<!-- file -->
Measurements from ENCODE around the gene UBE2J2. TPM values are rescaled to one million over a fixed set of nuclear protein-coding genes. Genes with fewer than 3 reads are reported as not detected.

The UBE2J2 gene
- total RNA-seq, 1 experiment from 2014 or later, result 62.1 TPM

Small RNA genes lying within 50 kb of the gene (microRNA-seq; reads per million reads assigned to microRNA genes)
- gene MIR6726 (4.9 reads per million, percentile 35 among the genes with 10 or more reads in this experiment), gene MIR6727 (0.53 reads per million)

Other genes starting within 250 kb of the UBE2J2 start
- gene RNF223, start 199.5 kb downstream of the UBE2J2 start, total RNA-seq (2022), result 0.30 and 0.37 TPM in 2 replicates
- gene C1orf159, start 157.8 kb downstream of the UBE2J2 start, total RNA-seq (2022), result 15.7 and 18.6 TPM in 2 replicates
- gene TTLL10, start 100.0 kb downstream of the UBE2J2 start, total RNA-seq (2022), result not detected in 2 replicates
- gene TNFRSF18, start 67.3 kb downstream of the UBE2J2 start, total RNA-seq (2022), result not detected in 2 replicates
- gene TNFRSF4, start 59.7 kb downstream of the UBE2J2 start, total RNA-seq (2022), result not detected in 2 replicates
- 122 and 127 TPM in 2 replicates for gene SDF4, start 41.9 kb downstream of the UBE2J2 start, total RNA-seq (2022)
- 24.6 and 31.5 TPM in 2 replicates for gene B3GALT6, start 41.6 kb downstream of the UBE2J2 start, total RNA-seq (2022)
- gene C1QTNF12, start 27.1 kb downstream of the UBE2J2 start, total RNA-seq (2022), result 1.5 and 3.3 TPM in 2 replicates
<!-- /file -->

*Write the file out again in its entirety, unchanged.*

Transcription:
Measurements from ENCODE around the gene UBE2J2. TPM values are rescaled to one million over a fixed set of nuclear protein-coding genes. Genes with fewer than 3 reads are reported as not detected.

The UBE2J2 gene
- total RNA-seq, 1 experiment from 2014 or later, result 62.1 TPM

Small RNA genes lying within 50 kb of the gene (microRNA-seq; reads per million reads assigned to microRNA genes)
- gene MIR6726 (4.9 reads per million, percentile 35 among the genes with 10 or more reads in this experiment), gene MIR6727 (0.53 reads per million)

Other genes starting within 250 kb of the UBE2J2 start
- gene RNF223, start 199.5 kb downstream of the UBE2J2 start, total RNA-seq (2022), result 0.30 and 0.37 TPM in 2 replicates
- gene C1orf159, start 157.8 kb downstream of the UBE2J2 start, total RNA-seq (2022), result 15.7 and 18.6 TPM in 2 replicates
- gene TTLL10, start 100.0 kb downstream of the UBE2J2 start, total RNA-seq (2022), result not detected in 2 replicates
- gene TNFRSF18, start 67.3 kb downstream of the UBE2J2 start, total RNA-seq (2022), result not detected in 2 replicates
- gene TNFRSF4, start 59.7 kb downstream of the UBE2J2 start, total RNA-seq (2022), result not detected in 2 replicates
- 122 and 127 TPM in 2 replicates for gene SDF4, start 41.9 kb downstream of the UBE2J2 start, total RNA-seq (2022)
- 24.6 and 31.5 TPM in 2 replicates for gene B3GALT6, start 41.6 kb downstream of the UBE2J2 start, total RNA-seq (2022)
- gene C1QTNF12, start 27.1 kb downstream of the UBE2J2 start, total RNA-seq (2022), result 1.5 and 3.3 TPM in 2 replicates